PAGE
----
In English, many things are named after a particular country – but have you ever wondered what those things are called in those countries?
1(person/view/belief) ingenuo(view/belief/person) cándido(belief/person/view) inocentón informal(article/book) simplistadon't be so naive! — ¡no seas tan ingenuo!
- The authors are not naïve about the barriers to the process of experimentation and adoption.
- They were naive to believe they were immune from war's violence.
- His chronic lack of judgement and naive approach to the complexities of the society lead inevitably to tragedy.
- Again, to be fair, in Bangalore he made a bold - some would say naive - attempt to redefine Britain's role in the world.
- Only a very naive observer would conclude that this is currently a party with the focus and energy to win another mandate, whoever its leader may be.
- This seems pretty naïve and naturally enough there's been no improvement.
- An aware, as opposed to naive, romanticism never did anyone any harm.
- I'm not naive enough to think everyone will think this one through like the engineer geek I am.
- I can't believe she's that naive and she's a nurse and she's an educated person.
- You always said that you were politically naive, that you were a non-political person.
- He has been particularly criticized for lack of military experience and naive views of warfare.
- I don't think that I was - I think I was more naive on that front than one would expect.
- I stand by my labeling of the answer as naïve, however.
- He was naïve about this due to his inexperience.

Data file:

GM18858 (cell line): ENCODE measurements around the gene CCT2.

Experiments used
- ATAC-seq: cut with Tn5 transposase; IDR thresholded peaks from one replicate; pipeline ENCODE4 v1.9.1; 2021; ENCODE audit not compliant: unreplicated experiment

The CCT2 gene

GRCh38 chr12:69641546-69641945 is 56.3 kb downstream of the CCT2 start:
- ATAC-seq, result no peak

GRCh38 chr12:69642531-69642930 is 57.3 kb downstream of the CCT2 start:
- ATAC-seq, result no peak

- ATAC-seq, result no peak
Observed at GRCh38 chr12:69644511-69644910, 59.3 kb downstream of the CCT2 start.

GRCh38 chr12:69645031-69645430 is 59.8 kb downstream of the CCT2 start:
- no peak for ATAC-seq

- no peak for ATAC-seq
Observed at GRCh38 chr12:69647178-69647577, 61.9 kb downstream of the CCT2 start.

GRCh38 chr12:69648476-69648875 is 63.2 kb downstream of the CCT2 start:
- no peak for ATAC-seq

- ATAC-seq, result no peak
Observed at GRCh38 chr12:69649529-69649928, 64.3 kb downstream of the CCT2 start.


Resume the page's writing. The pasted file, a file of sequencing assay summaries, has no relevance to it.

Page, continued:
- When she does engage in critical analysis, the results are naive and limited.
- They were naive with respect to the purpose of the experiment and none of them had participated in the previous experiment.
- Investing in art is ideal for naive investors since it is risk-free.
- Based on this rather naive childhood wish, I did a lot of research and finally got there.
- I'm not naive enough to think that the job of the press is to make the president look good or even to make the country look good.
- We are not naive about the many threats and dangers there are today to world peace and security, nor about the urgent need to do something about them.
- This campaign utilises unrelated fun visuals and a faux naive style, which makes it all the smarter.
- Not that all the art on display is naive; some of it is beautiful in its own right.
- Admittedly, I did get the feeling that extended exposure to its naive style might weary me, but at first glance?
- Linear simplicity, naive spontaneity, subtlety of tones and interesting techniques mark his abstracts.
- Her designs which were both naive and decorative showed great purity of line.
- In such work his style was colourful and bizarre, sometimes with an almost naive quality of freshness.
- When on the outside walls, they are of simple design in a more naive style.
- She presents characters, churches and landscapes in a naïve and nostalgic way, yet also flavoured with a bit of this kitsch.
- He picks the naive approach and joyous colours and forms creating a montage of the flora, fauna and people of South Asia.
- A series of naïve pop images has been created using the phone's drawing application.
- The collection is striking in its combination of works from both the realms of art brut and naive art.
- Such naïve art of the Vermicelli school is the very antithesis of this Art.
- His style seems to represent a point halfway between naive art and Expressionism.
- Like the sculpture, the images represent a very naive viewpoint in the art world.
- Her paintings are exquisite, naïve and impressionistic, ghostly boats that drift across dripped canvases.
- Executed in the same flat, almost naïve style, the stylus emerges from the right hand side almost threateningly, bearing down on the record.
English has borrowed many of the following foreign expressions of parting, so you’ve probably encountered some of these ways to say goodbye in other languages.
Many words formed by the addition of the suffix –ster are now obsolete - which ones are due a resurgence?
As their breed names often attest, dogs are a truly international bunch. Let’s take a look at 12 different dog breed names and their backstories.